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Old 06-02-2003, 01:12 AM   #11
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It's not a canvas slum if your out in the boonies - and no one is there to appreciate the architecture! :o


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Old 06-02-2003, 06:17 AM   #12
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camping

Say, wonderful replies, however they sorta miss the point.

Ken I think you're fishing here, not camping.

Happy trails.
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Old 06-02-2003, 07:53 AM   #13
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"Hmmmm, seems like I could turn off CNN and the hockey game, pop a Solitudes tape in the stereo, and settle back in my Lazy-Boy, flick on the gas fireplace, and escape from the world while I listened to the loons without leaving home."

Well, yeah, I guess... If you wouldn't mind squirrels, chipmunks, raccoons and the ocassional moose wandering through your family room, let alone a smouldering fire in the middle of your new berber carpet, that also should be hosed down to give it that forest damp feel. :wink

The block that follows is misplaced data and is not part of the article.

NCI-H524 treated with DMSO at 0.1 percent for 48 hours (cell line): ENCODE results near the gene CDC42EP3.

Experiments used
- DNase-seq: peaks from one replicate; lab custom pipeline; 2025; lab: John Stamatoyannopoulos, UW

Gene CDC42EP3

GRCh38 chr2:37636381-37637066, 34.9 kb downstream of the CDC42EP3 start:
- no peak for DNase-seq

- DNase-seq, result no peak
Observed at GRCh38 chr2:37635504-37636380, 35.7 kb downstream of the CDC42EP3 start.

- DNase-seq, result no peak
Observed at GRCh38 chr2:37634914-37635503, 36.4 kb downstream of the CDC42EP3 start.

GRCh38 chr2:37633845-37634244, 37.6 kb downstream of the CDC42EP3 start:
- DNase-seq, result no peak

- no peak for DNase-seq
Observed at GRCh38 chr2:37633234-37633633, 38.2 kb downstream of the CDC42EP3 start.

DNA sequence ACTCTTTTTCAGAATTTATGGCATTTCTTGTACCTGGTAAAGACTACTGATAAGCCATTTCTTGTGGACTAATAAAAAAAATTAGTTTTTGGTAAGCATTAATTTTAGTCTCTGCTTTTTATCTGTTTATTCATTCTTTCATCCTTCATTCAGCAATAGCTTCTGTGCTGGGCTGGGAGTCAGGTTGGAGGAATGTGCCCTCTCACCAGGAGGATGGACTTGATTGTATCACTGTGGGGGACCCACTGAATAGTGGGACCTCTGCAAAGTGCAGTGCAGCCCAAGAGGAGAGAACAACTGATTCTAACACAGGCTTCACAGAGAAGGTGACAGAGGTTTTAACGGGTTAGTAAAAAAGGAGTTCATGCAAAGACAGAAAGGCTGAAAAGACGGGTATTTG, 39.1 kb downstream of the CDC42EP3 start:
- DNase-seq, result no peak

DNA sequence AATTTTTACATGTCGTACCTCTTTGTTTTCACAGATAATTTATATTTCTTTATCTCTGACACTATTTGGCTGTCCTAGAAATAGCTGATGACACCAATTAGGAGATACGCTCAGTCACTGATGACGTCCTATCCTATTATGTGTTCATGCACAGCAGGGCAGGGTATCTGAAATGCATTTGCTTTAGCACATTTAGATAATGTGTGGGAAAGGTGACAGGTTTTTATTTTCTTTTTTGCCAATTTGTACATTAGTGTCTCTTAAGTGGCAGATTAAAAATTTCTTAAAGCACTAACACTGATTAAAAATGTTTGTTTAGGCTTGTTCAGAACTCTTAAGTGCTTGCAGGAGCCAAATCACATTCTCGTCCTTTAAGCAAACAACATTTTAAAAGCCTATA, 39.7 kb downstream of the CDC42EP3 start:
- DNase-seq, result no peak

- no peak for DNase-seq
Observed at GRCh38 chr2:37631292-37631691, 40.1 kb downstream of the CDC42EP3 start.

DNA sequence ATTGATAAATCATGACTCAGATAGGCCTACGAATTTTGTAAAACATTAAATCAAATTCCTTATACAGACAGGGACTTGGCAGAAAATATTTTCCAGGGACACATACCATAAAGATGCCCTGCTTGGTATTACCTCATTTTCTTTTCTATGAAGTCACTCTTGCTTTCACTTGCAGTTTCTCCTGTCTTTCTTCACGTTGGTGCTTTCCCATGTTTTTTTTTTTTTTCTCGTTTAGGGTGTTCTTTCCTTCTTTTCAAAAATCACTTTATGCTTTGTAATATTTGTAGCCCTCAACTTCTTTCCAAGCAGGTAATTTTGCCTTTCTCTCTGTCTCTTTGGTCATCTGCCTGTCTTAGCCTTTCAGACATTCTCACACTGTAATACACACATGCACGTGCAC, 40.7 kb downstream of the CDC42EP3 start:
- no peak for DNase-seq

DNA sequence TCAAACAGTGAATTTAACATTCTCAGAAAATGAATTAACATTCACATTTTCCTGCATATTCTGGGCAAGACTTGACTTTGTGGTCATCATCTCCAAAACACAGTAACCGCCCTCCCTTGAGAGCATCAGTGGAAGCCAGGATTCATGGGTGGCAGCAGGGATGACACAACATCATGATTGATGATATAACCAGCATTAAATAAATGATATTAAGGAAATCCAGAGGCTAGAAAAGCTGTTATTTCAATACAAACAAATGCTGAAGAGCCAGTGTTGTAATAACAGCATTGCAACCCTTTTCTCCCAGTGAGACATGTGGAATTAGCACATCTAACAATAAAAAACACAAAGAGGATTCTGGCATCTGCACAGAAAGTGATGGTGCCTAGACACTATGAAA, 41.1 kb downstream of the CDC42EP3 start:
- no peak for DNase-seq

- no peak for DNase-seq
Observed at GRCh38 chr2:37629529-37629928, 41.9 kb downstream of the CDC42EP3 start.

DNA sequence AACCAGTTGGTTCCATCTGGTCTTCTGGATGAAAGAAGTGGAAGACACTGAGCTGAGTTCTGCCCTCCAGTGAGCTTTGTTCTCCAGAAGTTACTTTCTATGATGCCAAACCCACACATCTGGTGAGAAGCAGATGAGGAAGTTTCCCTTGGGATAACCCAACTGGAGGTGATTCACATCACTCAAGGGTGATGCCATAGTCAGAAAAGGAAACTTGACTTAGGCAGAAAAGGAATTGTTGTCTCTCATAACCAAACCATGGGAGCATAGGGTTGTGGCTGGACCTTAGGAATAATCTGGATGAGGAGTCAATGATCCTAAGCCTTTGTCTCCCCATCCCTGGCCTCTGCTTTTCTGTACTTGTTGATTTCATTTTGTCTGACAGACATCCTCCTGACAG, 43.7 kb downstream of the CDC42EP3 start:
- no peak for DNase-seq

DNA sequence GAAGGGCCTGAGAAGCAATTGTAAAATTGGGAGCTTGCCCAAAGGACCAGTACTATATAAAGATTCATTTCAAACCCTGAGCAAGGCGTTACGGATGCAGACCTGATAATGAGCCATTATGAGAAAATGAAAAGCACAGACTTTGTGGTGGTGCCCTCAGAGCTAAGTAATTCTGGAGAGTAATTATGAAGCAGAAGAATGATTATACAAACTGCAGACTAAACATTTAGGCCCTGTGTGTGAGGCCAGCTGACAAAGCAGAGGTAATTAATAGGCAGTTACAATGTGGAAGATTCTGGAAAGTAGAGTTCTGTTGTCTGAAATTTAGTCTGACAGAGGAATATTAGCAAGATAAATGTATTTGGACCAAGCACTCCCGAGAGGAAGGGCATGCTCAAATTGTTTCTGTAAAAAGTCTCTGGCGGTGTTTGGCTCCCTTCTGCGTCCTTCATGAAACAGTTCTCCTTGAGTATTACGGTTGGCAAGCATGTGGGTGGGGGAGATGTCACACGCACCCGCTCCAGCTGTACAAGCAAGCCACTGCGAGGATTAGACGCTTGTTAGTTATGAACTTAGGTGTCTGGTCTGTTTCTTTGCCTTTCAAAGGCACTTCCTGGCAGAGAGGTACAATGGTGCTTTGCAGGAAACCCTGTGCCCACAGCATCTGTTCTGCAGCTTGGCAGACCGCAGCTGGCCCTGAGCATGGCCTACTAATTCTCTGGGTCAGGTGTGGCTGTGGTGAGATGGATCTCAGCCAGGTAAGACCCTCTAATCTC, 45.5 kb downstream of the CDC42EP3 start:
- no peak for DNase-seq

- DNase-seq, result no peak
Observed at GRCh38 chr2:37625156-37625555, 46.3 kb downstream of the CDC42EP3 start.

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Old 06-02-2003, 08:28 AM   #14
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Sorry, I was not making fun of camping or those that camp. I'm just trying to understand the concept because we seem to be missing something. When I refer to it as a "canvas slum" I am visualizing campers we have seen crushed together in various campsites along the way as we traveled. It looked more like a scene out of Grapes Of Wrath than something I would be interested in. Yet, there is a section of society who enjoy this and all I was asking is what people do with their time if they sit still and camp.

<img src=http://www.fiberglassrv.com/board/uploads/3edb57599ecb1QuartbX1-(2).jpg/>

Quite a comparison with Rick's posted picture of camping tranquility.